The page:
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People Aren’t Clicking on Your Banner Ad and That’s Okay

With the sheer number of websites that I encounter on a daily basis I sometimes leave work feeling as if banner ads are the bane of my existence. That may sound a little harsh, but some of these ads can really get in the way. I’m left wondering why these gaudy ads are placed so oddly all over so many websites. Where did they come from and is anyone actually clicking on them?

Banner ads have been around forever. Well, to be more accurate they have been around for a little more than nineteen years. For a form of advertising that has been around for so long it must be incredibly effective, right? In some ways yes, and in some ways no.

Stop for a second and try to remember how many banner ads you have seen today. (This doesn’t even count how many you didn’t see because of banner blindness.) How many of those did you actually click? If the stats are accurate, it’s likely that you didn’t click on any of them. Nope, not even the fancy seizure-inducing blinking one. Allegedly, you are more likely to complete Navy SEAL training or survive a plane crash than click on a banner ad.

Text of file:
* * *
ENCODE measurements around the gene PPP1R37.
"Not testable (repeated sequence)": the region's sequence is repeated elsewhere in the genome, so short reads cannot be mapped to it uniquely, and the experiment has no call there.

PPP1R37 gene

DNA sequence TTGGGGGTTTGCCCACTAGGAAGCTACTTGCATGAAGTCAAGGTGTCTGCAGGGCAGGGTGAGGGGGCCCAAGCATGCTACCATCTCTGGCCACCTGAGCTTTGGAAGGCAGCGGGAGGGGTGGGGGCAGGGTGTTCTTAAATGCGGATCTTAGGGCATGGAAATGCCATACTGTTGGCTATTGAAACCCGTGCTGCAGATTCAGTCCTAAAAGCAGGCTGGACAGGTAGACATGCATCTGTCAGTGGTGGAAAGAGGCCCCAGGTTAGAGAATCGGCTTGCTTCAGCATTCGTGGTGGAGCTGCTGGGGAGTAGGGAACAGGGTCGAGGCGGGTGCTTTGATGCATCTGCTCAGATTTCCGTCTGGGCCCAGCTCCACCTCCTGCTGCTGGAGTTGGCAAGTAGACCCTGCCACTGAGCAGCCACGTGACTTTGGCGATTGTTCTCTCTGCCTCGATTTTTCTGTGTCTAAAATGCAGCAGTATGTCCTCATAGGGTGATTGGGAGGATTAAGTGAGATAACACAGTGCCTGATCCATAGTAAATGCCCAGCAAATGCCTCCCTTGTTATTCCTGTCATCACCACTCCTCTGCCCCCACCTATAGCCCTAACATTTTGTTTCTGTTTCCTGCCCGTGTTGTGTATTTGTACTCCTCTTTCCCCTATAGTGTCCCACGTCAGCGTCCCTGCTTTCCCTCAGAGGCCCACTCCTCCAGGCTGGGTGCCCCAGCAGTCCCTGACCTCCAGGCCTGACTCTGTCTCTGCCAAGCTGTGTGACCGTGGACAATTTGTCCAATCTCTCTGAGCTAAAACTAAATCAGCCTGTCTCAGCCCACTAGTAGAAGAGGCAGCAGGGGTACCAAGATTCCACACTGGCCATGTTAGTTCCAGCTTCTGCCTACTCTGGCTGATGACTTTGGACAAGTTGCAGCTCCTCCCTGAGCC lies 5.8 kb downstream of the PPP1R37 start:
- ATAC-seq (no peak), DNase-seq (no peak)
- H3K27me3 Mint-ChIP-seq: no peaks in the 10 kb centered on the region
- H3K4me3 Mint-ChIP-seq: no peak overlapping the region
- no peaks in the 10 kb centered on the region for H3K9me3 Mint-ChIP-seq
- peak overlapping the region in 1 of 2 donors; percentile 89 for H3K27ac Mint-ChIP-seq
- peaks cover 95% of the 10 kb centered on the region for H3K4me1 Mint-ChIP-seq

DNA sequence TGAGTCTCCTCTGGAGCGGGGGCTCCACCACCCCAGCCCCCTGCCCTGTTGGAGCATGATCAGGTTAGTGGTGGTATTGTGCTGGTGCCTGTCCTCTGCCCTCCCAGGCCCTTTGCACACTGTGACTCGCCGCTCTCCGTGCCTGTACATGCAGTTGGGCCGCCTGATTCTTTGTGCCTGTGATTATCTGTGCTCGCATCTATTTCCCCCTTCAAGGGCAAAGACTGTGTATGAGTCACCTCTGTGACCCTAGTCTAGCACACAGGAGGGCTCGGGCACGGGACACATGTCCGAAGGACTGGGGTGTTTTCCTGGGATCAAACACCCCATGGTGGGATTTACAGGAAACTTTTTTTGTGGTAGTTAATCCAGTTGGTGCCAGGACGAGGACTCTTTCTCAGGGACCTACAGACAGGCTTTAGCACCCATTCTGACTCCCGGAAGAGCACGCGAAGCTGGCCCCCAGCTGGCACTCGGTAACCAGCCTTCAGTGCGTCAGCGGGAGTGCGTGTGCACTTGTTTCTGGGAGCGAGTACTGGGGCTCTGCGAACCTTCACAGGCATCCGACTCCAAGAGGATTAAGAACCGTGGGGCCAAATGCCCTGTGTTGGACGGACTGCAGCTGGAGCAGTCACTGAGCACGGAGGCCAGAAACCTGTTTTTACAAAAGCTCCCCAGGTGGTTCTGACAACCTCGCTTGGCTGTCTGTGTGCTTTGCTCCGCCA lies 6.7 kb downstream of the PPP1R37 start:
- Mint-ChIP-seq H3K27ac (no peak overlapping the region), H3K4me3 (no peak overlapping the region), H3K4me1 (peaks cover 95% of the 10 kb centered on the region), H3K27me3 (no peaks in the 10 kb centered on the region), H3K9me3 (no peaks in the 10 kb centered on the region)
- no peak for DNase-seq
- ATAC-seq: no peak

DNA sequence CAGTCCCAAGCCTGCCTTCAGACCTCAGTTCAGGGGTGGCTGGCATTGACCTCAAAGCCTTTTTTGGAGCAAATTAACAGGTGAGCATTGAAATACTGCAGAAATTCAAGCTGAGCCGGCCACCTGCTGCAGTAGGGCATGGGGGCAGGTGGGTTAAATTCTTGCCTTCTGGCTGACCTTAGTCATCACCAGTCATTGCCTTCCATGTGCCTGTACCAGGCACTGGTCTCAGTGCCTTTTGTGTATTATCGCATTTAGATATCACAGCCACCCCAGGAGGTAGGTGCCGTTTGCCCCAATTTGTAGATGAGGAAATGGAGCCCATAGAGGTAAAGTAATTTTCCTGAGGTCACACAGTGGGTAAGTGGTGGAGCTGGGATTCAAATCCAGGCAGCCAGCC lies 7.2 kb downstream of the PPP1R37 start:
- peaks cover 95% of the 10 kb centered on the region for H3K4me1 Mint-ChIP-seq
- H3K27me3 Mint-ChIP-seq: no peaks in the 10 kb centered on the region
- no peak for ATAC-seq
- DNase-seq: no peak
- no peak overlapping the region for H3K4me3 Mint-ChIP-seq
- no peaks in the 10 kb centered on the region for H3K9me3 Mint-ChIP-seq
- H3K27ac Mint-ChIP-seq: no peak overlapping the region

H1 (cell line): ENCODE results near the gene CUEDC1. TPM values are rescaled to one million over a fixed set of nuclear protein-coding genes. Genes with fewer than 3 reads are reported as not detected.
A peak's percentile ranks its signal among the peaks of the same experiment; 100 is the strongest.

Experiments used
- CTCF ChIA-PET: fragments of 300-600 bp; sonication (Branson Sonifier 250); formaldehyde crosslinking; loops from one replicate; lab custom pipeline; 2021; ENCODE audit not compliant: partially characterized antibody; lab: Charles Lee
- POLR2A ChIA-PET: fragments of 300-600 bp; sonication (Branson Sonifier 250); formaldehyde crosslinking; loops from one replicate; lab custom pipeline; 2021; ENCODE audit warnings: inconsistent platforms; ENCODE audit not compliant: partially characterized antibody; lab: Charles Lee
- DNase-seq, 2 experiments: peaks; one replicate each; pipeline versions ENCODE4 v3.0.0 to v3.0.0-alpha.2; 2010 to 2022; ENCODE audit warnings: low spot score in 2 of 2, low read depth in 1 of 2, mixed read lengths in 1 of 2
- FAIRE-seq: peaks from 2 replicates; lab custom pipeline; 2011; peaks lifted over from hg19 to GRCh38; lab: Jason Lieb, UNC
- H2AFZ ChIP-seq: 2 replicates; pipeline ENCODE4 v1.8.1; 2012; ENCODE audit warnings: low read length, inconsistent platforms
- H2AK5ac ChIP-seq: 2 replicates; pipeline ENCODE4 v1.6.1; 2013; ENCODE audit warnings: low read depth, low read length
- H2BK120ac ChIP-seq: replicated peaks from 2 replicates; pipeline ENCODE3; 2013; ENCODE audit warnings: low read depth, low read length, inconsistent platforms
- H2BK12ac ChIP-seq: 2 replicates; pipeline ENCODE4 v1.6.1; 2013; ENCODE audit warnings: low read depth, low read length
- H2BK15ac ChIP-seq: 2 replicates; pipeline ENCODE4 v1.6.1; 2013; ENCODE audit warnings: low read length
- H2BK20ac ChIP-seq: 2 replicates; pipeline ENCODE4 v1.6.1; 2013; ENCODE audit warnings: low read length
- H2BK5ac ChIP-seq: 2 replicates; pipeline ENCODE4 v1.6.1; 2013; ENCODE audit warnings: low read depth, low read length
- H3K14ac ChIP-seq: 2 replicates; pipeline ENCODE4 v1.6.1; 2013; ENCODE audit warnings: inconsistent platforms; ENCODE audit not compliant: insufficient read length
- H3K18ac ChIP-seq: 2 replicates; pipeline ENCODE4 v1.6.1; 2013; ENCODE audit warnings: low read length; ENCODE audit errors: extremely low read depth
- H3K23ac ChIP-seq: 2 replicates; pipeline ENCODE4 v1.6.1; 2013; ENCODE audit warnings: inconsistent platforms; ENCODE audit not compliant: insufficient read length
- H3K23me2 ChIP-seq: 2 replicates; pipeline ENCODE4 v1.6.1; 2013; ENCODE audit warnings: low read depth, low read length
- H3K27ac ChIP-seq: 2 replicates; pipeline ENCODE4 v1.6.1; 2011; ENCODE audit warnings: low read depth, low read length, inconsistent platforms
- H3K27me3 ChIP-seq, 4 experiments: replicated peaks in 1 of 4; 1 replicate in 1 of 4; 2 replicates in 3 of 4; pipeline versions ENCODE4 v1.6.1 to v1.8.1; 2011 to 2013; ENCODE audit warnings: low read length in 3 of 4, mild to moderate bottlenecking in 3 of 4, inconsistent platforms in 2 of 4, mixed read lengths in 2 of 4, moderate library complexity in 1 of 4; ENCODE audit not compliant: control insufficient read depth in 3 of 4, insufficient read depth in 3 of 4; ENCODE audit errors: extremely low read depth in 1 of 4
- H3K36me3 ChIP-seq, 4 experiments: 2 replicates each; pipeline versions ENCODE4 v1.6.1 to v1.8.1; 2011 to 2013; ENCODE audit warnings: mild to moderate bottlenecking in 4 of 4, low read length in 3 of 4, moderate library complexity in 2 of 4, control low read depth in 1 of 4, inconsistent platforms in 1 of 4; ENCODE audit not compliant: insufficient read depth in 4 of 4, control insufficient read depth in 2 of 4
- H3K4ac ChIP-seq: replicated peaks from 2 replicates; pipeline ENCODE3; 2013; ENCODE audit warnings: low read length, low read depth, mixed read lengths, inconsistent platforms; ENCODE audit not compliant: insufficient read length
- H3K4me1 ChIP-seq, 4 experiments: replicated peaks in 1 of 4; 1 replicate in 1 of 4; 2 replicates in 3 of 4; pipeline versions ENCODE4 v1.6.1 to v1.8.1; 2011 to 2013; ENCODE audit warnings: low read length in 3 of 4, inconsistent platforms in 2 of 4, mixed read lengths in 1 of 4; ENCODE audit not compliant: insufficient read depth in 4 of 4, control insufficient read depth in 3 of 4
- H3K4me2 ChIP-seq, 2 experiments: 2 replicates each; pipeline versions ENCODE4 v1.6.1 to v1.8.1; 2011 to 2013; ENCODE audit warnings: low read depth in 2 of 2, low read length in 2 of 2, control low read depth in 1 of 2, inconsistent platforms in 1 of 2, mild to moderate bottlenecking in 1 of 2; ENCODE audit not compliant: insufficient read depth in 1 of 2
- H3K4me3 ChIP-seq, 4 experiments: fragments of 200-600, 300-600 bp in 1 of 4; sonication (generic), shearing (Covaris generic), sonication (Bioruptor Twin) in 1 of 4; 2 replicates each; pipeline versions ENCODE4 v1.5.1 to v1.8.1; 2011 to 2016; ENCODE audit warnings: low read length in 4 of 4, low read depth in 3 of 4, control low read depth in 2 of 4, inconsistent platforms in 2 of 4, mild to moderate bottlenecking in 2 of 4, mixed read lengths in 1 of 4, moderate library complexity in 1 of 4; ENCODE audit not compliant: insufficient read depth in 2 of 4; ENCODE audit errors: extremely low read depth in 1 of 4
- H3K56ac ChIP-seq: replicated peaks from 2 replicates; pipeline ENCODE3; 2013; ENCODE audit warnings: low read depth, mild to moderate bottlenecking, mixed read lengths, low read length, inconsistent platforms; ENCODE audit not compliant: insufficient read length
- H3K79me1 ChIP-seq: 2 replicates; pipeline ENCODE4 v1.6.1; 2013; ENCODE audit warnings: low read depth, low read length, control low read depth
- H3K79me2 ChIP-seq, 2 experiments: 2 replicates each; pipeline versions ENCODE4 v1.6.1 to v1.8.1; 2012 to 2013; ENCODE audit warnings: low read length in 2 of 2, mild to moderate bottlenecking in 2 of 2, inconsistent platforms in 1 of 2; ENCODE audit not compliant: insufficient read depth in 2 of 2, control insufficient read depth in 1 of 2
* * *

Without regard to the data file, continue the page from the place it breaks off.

This makes me wonder, if almost no one is clicking on banner ads they really must not be very effective, so then why do they continue to exist?

The answer to this lies in the psychological concept of the mere exposure effect. This is a phenomena where individuals are more likely to prefer an object or person just because of how much exposure they have had to said person or object.

This concept can easily be applied to banner ads and advertising. Let’s say that you see a banner ad for a specific brand of running shoes on an almost daily basis. According to the mere exposure effect the next time that you are shopping for running shoes you are more likely to purchase the brand that was in the banner ads (even though you never actually clicked the ad) because you know that brand. The purchase would be made on the basis of familiarity with the brand, which was formed through frequent exposure to the banner ads.

shoes6789Retargeting works in a similar way. Let’s say you’re online browsing for running shoes (again) and you visit a specific manufacturer’s site. You like the shoes but it’s late, you’re tired, and your credit card is a good five feet away so you move on. With retargeting, that manufacturer’s banner ad will appear on other sites that you visit. After a few days of being reminded about the shoes, you’ll return to complete the purchase or find the brand when you’re out shopping.

Banner ads don’t always translate to direct sales, so why do we continue to use them? Banner ads can easily be placed to better target your audience, and although said audience may not click the banner they are still interacting with your brand on some level and familiarity is being fostered.

Banner ads are also a relatively cheaper option compared to other digital marketing options. It’s a worthwhile investment given the likelihood that consumers will recognize your brand and in turn make a purchase based on familiarity. And let’s not forget, banner ads also help keep the content online available to the public free of charge.


About the author

Cristie Rivera